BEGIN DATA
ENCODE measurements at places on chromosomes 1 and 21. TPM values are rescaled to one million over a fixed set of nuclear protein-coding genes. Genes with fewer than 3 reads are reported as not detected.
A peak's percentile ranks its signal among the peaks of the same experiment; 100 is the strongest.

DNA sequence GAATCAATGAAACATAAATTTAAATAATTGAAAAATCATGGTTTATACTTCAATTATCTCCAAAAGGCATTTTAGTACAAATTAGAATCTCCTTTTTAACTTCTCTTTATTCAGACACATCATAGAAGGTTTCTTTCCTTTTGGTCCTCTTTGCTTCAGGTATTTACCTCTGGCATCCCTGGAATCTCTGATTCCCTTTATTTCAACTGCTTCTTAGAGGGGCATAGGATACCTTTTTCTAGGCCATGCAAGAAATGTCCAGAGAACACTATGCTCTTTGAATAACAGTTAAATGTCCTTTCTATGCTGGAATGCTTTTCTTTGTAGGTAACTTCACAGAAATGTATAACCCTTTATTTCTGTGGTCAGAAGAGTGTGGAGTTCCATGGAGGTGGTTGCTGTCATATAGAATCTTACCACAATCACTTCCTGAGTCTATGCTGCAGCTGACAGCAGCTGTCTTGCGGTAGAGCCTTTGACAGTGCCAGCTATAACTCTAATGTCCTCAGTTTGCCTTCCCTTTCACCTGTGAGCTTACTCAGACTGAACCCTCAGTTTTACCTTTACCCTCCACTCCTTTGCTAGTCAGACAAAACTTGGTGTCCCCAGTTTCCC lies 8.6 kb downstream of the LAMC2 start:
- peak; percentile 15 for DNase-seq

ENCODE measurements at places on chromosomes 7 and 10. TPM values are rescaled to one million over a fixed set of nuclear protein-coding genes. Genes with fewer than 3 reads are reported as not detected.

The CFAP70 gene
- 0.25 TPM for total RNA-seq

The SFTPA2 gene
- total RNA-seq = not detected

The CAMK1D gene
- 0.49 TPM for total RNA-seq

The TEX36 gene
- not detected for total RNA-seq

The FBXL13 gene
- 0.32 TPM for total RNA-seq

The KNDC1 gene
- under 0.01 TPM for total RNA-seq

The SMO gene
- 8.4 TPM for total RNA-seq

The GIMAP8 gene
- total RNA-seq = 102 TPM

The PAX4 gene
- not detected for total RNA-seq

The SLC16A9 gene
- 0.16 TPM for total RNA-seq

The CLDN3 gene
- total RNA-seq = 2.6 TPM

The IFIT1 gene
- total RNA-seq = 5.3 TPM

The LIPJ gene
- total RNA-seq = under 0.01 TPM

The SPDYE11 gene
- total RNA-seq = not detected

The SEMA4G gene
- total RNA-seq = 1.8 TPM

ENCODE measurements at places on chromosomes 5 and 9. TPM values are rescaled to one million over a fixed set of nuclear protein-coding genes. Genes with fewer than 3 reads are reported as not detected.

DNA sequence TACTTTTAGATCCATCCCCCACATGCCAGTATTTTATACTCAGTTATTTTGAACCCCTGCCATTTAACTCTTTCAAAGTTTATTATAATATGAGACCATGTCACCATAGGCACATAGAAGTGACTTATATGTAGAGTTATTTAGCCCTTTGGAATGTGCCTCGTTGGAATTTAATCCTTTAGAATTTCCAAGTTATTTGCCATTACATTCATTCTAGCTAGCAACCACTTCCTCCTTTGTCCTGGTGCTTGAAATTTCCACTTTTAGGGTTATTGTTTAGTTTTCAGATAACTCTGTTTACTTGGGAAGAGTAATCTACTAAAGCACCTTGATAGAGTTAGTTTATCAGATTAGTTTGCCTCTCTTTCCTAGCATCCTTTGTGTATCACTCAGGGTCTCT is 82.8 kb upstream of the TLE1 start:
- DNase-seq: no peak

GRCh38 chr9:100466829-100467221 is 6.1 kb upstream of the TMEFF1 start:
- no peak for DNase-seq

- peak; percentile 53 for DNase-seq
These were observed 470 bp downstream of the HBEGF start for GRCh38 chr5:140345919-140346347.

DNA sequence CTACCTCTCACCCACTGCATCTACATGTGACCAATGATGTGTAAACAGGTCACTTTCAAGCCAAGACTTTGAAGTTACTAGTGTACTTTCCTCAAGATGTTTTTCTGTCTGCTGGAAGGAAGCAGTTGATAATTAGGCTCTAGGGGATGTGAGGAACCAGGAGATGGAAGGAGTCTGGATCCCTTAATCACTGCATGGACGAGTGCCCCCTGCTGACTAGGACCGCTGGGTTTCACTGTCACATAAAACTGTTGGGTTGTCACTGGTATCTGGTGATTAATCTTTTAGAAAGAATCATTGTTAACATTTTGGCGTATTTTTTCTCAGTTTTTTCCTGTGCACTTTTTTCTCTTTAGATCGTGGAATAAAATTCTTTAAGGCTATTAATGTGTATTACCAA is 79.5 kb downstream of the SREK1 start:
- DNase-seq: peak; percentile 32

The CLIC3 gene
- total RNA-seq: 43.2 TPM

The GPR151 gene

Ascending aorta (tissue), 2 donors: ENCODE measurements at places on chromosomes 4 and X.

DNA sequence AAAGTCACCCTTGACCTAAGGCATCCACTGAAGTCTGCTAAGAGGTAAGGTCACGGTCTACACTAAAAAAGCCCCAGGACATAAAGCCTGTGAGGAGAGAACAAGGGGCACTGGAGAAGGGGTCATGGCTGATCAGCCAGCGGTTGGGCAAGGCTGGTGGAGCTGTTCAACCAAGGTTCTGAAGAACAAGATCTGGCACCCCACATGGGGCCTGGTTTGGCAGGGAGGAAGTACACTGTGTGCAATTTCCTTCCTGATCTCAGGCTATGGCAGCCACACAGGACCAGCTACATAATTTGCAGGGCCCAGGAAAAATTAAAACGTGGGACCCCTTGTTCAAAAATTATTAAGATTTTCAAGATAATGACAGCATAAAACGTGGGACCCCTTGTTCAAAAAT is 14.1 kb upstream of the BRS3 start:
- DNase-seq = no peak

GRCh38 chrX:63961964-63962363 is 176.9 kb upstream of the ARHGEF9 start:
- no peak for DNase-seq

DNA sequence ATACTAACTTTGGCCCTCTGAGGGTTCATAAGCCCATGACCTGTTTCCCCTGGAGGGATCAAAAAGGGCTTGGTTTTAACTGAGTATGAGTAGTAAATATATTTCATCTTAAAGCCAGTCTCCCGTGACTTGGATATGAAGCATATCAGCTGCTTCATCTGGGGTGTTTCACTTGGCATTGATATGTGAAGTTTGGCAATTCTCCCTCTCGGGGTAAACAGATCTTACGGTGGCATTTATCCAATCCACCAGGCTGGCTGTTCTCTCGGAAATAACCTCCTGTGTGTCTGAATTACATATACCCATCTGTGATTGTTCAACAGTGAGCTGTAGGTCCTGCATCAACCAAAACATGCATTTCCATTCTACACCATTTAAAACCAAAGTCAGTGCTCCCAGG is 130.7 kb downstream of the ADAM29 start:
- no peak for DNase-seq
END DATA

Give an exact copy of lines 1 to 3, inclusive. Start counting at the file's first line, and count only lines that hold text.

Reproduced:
ENCODE measurements at places on chromosomes 1 and 21. TPM values are rescaled to one million over a fixed set of nuclear protein-coding genes. Genes with fewer than 3 reads are reported as not detected.
A peak's percentile ranks its signal among the peaks of the same experiment; 100 is the strongest.

DNA sequence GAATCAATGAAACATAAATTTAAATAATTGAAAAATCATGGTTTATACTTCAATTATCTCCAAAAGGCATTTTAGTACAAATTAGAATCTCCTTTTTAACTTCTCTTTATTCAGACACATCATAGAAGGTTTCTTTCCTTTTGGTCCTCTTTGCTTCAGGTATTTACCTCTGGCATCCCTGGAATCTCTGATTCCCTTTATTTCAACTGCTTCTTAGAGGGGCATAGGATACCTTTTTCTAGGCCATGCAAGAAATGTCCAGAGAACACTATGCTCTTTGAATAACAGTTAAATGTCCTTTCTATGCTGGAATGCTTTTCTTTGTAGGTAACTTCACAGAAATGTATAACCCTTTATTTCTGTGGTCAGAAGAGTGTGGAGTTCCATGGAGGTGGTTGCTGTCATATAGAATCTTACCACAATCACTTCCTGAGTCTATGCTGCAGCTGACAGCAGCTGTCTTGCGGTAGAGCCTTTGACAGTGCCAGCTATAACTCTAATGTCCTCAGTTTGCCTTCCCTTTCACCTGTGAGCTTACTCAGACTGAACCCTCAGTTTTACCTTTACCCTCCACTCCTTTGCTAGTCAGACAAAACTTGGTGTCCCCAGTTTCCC lies 8.6 kb downstream of the LAMC2 start: